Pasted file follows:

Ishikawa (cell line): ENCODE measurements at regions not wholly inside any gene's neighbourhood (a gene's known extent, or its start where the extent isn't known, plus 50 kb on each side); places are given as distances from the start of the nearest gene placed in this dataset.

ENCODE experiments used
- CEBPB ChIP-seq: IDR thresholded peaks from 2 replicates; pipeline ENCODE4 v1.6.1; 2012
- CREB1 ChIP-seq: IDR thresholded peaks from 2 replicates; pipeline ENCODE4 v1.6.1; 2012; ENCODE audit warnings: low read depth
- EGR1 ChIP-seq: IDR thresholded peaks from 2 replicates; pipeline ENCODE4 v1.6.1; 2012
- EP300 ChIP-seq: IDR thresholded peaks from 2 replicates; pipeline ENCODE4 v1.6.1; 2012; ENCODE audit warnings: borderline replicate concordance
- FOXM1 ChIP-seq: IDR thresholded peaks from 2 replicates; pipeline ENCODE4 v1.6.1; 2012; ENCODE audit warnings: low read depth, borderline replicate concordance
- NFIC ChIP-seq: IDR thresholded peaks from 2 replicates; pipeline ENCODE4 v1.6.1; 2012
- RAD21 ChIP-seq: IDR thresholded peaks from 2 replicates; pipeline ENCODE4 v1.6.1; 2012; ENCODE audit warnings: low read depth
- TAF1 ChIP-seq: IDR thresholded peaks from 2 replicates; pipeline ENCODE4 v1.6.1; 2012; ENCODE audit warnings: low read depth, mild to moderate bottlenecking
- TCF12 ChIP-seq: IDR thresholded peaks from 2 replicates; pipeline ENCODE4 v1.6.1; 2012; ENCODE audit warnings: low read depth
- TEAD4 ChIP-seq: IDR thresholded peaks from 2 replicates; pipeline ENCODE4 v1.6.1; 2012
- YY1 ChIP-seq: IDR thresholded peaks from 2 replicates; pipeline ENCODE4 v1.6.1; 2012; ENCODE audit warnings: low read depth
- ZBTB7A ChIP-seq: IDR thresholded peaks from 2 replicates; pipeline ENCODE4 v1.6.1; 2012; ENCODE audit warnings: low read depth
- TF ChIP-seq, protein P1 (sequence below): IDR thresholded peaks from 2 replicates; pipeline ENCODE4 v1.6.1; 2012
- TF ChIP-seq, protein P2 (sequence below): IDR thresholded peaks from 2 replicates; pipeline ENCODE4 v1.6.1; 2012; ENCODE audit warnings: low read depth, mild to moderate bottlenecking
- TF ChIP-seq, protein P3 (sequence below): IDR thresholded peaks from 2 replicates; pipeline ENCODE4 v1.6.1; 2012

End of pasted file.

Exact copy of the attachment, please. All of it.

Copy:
Ishikawa (cell line): ENCODE measurements at regions not wholly inside any gene's neighbourhood (a gene's known extent, or its start where the extent isn't known, plus 50 kb on each side); places are given as distances from the start of the nearest gene placed in this dataset.

ENCODE experiments used
- CEBPB ChIP-seq: IDR thresholded peaks from 2 replicates; pipeline ENCODE4 v1.6.1; 2012
- CREB1 ChIP-seq: IDR thresholded peaks from 2 replicates; pipeline ENCODE4 v1.6.1; 2012; ENCODE audit warnings: low read depth
- EGR1 ChIP-seq: IDR thresholded peaks from 2 replicates; pipeline ENCODE4 v1.6.1; 2012
- EP300 ChIP-seq: IDR thresholded peaks from 2 replicates; pipeline ENCODE4 v1.6.1; 2012; ENCODE audit warnings: borderline replicate concordance
- FOXM1 ChIP-seq: IDR thresholded peaks from 2 replicates; pipeline ENCODE4 v1.6.1; 2012; ENCODE audit warnings: low read depth, borderline replicate concordance
- NFIC ChIP-seq: IDR thresholded peaks from 2 replicates; pipeline ENCODE4 v1.6.1; 2012
- RAD21 ChIP-seq: IDR thresholded peaks from 2 replicates; pipeline ENCODE4 v1.6.1; 2012; ENCODE audit warnings: low read depth
- TAF1 ChIP-seq: IDR thresholded peaks from 2 replicates; pipeline ENCODE4 v1.6.1; 2012; ENCODE audit warnings: low read depth, mild to moderate bottlenecking
- TCF12 ChIP-seq: IDR thresholded peaks from 2 replicates; pipeline ENCODE4 v1.6.1; 2012; ENCODE audit warnings: low read depth
- TEAD4 ChIP-seq: IDR thresholded peaks from 2 replicates; pipeline ENCODE4 v1.6.1; 2012
- YY1 ChIP-seq: IDR thresholded peaks from 2 replicates; pipeline ENCODE4 v1.6.1; 2012; ENCODE audit warnings: low read depth
- ZBTB7A ChIP-seq: IDR thresholded peaks from 2 replicates; pipeline ENCODE4 v1.6.1; 2012; ENCODE audit warnings: low read depth
- TF ChIP-seq, protein P1 (sequence below): IDR thresholded peaks from 2 replicates; pipeline ENCODE4 v1.6.1; 2012
- TF ChIP-seq, protein P2 (sequence below): IDR thresholded peaks from 2 replicates; pipeline ENCODE4 v1.6.1; 2012; ENCODE audit warnings: low read depth, mild to moderate bottlenecking
- TF ChIP-seq, protein P3 (sequence below): IDR thresholded peaks from 2 replicates; pipeline ENCODE4 v1.6.1; 2012